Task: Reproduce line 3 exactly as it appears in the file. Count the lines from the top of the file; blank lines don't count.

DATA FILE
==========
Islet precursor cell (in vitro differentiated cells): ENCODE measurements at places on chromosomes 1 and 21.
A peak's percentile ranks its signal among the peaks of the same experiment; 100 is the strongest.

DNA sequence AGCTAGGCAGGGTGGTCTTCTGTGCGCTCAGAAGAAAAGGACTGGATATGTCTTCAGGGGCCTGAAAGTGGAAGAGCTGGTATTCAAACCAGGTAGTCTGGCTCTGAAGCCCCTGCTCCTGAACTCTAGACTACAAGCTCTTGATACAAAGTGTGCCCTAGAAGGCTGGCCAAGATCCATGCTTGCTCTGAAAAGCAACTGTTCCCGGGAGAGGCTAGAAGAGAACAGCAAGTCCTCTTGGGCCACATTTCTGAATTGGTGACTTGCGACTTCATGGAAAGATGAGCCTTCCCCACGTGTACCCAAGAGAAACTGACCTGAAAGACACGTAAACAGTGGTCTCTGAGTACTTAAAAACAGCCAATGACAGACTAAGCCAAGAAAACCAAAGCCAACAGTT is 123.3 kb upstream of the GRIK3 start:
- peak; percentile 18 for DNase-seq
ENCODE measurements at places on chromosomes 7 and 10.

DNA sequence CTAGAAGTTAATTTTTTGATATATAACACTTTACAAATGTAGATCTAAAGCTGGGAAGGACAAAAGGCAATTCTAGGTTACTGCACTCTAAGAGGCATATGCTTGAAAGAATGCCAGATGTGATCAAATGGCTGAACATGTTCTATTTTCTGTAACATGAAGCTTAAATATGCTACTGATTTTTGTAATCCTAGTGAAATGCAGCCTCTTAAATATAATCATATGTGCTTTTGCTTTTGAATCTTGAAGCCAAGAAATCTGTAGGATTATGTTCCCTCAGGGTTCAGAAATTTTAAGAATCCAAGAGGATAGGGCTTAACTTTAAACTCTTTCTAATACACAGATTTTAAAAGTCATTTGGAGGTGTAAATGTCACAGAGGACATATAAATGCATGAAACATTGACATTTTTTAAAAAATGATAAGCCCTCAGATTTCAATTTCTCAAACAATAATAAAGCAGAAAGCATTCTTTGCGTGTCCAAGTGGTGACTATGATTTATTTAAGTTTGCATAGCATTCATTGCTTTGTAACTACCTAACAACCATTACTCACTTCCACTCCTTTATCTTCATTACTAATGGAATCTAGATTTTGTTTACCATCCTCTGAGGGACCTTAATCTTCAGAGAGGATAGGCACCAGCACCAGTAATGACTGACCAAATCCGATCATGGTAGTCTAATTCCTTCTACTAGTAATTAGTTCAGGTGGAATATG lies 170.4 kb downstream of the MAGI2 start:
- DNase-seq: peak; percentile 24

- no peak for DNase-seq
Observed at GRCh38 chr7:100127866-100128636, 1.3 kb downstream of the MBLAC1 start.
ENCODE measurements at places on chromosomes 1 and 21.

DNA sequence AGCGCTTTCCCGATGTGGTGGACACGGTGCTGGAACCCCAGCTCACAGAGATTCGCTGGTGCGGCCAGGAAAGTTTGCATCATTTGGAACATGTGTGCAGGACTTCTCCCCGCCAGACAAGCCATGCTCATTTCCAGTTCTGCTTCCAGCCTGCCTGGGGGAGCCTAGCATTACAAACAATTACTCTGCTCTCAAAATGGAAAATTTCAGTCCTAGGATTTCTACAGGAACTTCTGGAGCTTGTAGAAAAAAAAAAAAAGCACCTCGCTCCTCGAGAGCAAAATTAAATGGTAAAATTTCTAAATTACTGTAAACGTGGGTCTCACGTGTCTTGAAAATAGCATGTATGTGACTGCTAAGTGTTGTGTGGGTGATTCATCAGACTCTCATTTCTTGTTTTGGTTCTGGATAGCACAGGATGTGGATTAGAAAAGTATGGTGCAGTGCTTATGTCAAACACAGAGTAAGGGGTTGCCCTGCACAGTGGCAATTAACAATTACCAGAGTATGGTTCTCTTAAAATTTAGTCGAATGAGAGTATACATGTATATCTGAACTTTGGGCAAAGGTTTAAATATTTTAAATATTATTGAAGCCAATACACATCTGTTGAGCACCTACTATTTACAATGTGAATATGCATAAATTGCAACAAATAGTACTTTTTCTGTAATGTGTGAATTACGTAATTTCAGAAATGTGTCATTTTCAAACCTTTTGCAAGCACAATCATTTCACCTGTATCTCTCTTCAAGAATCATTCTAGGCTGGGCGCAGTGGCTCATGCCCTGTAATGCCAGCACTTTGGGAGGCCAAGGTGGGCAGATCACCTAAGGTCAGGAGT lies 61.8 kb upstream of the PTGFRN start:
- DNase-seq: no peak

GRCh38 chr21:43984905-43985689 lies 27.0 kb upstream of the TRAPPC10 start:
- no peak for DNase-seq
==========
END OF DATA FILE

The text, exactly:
DNA sequence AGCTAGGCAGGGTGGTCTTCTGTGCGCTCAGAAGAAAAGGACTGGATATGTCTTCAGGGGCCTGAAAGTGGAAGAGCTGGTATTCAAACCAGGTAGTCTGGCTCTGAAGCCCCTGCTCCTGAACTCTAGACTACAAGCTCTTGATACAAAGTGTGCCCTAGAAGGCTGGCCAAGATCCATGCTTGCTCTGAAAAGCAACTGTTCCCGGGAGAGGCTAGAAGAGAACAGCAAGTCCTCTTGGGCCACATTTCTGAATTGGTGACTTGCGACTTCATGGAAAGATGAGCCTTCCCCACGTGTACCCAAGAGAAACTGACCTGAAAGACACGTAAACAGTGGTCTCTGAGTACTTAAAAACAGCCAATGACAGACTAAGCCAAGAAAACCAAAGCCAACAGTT is 123.3 kb upstream of the GRIK3 start: